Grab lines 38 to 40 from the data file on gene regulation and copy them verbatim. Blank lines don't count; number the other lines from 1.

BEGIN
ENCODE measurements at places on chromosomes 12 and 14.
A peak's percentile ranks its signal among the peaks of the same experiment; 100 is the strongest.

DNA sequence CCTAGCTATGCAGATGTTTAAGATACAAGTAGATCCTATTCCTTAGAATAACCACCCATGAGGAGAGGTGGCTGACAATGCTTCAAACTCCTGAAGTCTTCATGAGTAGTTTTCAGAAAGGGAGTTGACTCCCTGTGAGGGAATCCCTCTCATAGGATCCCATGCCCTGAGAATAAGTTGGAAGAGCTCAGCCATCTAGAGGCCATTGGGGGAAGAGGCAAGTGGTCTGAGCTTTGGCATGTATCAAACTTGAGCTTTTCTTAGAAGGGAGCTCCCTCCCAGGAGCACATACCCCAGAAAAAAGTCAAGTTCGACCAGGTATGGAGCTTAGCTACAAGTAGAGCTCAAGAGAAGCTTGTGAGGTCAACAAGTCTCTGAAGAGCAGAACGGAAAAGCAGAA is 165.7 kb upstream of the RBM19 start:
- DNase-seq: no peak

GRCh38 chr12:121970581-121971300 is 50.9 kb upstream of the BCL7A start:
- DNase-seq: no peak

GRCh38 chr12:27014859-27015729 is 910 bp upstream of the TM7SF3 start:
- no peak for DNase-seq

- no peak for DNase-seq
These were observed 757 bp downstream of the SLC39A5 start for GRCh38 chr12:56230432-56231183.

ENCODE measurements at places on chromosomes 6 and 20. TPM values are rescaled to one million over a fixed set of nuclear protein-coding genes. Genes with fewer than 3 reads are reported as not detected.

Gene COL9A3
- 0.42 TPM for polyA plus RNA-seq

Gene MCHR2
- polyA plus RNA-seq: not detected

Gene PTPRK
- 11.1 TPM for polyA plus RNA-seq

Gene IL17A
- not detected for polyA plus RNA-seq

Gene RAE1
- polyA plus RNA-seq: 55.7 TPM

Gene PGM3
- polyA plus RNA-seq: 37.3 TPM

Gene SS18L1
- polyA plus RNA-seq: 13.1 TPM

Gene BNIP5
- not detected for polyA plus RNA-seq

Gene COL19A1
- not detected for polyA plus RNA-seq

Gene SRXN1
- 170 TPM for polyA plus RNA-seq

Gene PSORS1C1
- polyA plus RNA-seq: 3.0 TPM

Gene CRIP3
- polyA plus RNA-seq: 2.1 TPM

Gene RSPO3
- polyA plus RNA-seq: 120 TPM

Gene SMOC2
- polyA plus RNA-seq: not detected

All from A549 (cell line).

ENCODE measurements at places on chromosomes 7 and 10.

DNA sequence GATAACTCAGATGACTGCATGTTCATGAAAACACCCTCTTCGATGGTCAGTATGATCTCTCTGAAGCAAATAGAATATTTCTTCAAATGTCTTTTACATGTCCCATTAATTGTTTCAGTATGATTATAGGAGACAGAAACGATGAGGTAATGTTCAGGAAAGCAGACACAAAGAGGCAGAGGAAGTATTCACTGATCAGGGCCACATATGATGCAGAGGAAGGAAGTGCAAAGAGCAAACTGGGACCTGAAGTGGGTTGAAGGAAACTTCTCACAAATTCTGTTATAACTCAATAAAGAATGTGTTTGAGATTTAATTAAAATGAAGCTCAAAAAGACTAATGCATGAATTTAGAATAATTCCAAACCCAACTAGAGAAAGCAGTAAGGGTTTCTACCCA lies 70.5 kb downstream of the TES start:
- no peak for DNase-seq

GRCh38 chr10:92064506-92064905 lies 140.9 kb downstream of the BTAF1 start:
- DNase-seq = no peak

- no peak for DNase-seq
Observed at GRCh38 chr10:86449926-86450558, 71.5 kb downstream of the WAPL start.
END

Gene SMOC2
- polyA plus RNA-seq: not detected

All from A549 (cell line).